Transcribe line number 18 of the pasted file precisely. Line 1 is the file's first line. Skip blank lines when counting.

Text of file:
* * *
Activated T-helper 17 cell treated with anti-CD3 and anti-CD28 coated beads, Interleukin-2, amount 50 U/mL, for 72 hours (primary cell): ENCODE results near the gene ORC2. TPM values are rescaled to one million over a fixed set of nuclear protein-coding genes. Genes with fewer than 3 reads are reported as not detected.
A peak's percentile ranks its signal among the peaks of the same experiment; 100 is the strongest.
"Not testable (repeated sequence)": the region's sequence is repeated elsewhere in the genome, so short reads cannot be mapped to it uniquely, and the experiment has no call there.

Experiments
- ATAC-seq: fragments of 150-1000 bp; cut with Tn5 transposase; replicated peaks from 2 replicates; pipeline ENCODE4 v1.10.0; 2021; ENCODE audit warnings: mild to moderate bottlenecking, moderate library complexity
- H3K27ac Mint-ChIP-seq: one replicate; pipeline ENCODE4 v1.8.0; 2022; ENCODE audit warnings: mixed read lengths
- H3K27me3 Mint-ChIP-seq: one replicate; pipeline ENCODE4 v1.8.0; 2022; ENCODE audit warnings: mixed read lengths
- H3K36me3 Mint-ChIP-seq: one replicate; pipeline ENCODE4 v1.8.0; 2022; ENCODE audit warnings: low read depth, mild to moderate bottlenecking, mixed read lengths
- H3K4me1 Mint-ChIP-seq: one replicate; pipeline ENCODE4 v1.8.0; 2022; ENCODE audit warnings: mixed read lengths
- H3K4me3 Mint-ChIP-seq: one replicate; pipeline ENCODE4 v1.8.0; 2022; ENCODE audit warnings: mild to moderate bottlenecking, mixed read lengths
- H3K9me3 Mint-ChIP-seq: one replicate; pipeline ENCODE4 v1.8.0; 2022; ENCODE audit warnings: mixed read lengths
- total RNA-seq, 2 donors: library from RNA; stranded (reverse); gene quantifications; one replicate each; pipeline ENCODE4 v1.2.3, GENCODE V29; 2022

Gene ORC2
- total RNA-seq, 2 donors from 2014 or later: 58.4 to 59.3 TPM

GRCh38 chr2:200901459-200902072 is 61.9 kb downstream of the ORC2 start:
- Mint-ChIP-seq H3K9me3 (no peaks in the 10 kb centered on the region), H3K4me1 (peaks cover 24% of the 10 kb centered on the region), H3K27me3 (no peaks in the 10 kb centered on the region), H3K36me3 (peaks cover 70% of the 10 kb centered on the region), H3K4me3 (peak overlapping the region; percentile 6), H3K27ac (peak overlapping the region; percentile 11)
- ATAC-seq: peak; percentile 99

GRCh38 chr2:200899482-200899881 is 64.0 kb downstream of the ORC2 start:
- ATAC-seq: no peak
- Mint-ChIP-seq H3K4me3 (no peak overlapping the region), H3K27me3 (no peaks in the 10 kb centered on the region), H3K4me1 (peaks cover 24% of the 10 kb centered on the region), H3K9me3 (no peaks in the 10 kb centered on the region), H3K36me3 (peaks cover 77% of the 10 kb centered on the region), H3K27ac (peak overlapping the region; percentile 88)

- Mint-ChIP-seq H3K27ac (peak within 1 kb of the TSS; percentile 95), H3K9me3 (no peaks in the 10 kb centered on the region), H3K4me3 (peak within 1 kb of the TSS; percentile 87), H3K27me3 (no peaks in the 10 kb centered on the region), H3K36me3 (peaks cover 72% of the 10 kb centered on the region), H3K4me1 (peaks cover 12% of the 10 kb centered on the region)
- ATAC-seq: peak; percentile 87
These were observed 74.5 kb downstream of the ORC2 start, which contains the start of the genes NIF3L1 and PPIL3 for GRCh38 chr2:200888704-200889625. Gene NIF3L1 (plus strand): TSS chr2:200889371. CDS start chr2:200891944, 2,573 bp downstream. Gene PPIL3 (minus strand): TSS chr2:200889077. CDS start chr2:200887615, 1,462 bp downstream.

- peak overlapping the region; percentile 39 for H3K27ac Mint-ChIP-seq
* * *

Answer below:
GRCh38 chr2:200899482-200899881 is 64.0 kb downstream of the ORC2 start: